Dear Teen Ben,
Full spoiler alert in effect for this letter, so if you don’t want to know, don’t read (however, knowing/being you, I know you will continue reading).
Remember how last time you got a letter from your “adult self” in fifth grade and “he” told you that you ended up working at Marvel Comics (of course you do, since you wrote said letter, hence my obnoxious overuse of quotation marks)? Well buckle up, pal, because we were/are geniuses! You actually end up working at Marvel! True story! You’re currently the associate editor of Marvel.com (the Internet ends up being a big deal, but you also never give up your AOL e-mail despite all your friends constantly pestering you). It’s work, and there are stressful moments like any other job, but you’re getting to actual live out your childhood dreams, something I never stop being grateful for and hope you won’t either regardless of how I have altered your timeline.
There are going to be times in college that you’re a bit of adrift as far as what you think you’re going to do with your life, and more times when you’re frustrated by the fact that you’re reading (or more likely not reading) another Jane Austen novel and wondering why you majored in English at a school known for Women’s Studies when you have no desire to write fiction or teach. You’re going to get frustrated. You’ve got to keep in mind that school is not just about classes and you’ll get more out of the people you meet and stuff you decide to do on your own (more on that later). Don’t listen to the professors who tell you that your goals are silly. When you’re 18 and clueless about what comes next, your dad is going to ask why you can’t turn your interest in comic books into a career; never take for granted that most parents would absolutely not do that, and realize how cool he and your mother are (more on that later too).
You won’t find a simple path to what you want, because there is no college major for the stuff you’re interested in; you’ve got to do it yourself. If something captures your attention and imagination, do that; get an education, but more importantly, indulge your passions, because they won’t lead you wrong. Never forget the people who help you along the way, especially the ones who don’t have to.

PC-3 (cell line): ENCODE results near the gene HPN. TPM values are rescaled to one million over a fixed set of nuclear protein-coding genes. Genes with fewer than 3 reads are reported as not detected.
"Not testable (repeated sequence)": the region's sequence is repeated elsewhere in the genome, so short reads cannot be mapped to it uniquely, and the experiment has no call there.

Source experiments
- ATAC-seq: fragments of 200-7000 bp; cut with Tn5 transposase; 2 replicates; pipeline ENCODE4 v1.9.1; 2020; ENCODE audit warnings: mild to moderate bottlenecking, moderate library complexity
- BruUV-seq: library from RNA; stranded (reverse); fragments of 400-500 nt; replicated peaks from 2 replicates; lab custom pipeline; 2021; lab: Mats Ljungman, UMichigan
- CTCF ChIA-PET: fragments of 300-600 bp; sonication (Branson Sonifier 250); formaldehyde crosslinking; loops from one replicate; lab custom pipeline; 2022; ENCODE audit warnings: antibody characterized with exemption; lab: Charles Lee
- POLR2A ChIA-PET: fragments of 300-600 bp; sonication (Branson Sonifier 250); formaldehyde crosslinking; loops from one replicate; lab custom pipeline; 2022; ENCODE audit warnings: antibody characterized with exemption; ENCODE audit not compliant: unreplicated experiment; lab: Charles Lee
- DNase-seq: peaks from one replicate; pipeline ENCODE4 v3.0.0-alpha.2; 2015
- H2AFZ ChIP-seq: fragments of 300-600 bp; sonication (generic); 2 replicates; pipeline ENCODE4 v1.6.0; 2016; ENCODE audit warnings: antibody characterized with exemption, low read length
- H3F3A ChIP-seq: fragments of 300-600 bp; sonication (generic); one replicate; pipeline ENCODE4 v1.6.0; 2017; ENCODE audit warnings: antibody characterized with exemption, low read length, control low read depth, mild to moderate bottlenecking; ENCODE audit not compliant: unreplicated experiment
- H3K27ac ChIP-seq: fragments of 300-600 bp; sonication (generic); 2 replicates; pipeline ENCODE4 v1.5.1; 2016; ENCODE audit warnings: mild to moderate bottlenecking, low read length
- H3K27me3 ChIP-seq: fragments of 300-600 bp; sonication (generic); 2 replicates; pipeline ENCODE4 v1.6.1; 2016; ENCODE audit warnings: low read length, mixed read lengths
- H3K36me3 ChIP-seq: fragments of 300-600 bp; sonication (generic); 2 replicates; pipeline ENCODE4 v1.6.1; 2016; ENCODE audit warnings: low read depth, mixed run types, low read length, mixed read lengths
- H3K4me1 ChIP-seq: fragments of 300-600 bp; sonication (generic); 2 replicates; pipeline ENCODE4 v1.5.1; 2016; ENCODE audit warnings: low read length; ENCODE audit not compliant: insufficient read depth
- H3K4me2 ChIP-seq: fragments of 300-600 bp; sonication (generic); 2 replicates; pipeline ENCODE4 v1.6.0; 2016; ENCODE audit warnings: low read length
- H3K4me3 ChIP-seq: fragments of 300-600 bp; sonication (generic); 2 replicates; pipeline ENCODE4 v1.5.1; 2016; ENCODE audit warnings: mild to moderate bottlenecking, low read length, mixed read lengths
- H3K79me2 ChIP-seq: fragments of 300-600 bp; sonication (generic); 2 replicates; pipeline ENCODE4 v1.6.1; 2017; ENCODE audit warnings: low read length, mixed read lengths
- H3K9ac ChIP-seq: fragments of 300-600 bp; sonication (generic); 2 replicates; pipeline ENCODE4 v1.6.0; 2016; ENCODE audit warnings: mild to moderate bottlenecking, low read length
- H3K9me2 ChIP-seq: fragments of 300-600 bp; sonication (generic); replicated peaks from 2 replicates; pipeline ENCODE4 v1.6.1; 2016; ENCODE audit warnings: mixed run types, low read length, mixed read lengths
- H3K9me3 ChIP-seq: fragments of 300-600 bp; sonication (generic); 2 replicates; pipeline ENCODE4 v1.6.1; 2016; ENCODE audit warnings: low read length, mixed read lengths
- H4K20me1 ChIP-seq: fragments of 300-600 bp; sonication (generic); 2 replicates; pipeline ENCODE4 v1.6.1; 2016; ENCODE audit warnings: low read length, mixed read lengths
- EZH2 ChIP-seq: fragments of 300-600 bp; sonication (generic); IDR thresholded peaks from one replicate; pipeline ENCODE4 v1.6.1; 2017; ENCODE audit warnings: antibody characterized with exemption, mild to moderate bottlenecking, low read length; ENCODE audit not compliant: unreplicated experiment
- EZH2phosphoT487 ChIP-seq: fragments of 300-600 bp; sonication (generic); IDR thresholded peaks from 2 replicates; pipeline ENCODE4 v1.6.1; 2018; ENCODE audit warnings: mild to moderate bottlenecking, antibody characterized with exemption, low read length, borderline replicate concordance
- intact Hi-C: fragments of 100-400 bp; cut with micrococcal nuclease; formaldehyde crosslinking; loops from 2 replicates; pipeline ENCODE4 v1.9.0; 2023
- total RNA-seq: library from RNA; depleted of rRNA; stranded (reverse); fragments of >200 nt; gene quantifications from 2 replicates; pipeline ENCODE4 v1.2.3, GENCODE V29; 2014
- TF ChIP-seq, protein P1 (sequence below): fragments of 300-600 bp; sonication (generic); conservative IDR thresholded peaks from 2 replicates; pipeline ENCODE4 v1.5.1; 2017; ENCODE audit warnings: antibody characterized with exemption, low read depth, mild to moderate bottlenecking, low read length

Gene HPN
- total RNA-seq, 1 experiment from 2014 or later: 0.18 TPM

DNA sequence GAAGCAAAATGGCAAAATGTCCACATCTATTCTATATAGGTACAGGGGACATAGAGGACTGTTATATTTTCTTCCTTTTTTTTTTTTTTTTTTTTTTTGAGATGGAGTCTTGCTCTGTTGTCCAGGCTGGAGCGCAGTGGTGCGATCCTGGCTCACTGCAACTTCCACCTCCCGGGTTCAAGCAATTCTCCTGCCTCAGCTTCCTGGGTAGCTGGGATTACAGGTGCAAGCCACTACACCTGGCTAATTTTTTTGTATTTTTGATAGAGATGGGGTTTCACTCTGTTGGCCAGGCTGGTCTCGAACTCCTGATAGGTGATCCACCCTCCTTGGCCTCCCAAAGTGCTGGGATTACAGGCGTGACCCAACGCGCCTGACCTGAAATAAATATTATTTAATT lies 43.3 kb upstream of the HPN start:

Right about now you’re probably looking down on Newton, the place you grew up, thinking it’s too rich and over-privileged and you can’t wait to leave. You need to cut that shit out. Now don’t get me wrong, I’m not saying you shouldn’t move to New York (but not New York City, never New York City; get ready to be surprised how much you love New Jersey though), but you need to stop looking at Newton as a place you need to escape and instead embrace that it shaped you into who you are. You’ve got some great friends who you’re going to lose touch with because you see them as being part of some imagined suburban hell you want to run away from; this will be one of your greatest regrets. These are important people who got you through good times and bad and you will be lesser for thinking you’ve somehow outgrown them. Making the extra effort to maintain relationships even when you’re not down the street or the hall from people is a good lesson for you to keep in mind; don’t be a douche that discards people because going out to see them is too hard, amass an army of people who care about you.
Ok, a bit more about your mom and dad. You already think they’re awesome, but you’re going to be so proud of them and want to brag about your parents so much in the years to come. Once you and your sister—who also impresses you daily, by the by—ship out, your mother gets back to painting and I can’t even express to you how much she thrives. Your father continues to fight the good fight at his job, but he also remains your biggest cheerleader and the guy you pattern yourself after on your best days. Your parents are totally your role models and rather than getting excited to introduce new friends or co-workers to them, you can’t wait to show them off in the other direction. Everybody loves your parents. Also, your dad will be super excited when you start drinking and then not let on that he’s bummed when you quit (oh…yeah, sorry about that).
YOU ARE READING
Dear Teen Me: More Letters from Authors to their Teen SelvesTeen Fiction
We hope you'll be inspired, shocked, amused, and touched by this selection of letters from the DearTeenMe.com website. 'How awesome would it be if authors wrote letters to their teen selves?' A year and a half later, you can pick up DEAR TEEN ME fro...